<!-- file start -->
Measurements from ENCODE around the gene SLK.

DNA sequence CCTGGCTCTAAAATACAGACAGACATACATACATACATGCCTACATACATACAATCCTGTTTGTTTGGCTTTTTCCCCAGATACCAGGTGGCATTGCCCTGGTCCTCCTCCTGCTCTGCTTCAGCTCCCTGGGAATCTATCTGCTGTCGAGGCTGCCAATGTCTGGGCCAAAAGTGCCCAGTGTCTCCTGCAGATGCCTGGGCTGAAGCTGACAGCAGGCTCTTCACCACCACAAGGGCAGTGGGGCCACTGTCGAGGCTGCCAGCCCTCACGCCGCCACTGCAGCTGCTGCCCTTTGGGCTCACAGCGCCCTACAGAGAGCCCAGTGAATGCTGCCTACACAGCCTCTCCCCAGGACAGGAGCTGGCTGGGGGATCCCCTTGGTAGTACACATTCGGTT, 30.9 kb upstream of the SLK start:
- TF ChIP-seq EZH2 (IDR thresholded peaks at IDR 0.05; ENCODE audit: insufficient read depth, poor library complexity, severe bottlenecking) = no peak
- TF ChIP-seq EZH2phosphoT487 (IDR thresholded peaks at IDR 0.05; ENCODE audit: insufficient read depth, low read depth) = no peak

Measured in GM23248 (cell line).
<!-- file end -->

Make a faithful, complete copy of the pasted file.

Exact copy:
Measurements from ENCODE around the gene SLK.

DNA sequence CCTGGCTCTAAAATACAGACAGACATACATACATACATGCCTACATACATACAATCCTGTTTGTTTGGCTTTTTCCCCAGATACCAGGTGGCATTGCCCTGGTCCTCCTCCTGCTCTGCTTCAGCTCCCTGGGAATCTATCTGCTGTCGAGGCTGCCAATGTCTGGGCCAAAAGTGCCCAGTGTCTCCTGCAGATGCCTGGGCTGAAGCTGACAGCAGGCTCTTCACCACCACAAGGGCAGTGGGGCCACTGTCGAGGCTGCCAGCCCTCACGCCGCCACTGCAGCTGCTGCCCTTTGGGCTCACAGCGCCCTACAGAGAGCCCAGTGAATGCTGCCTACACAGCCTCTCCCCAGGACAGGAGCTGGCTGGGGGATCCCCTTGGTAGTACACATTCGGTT, 30.9 kb upstream of the SLK start:
- TF ChIP-seq EZH2 (IDR thresholded peaks at IDR 0.05; ENCODE audit: insufficient read depth, poor library complexity, severe bottlenecking) = no peak
- TF ChIP-seq EZH2phosphoT487 (IDR thresholded peaks at IDR 0.05; ENCODE audit: insufficient read depth, low read depth) = no peak

Measured in GM23248 (cell line).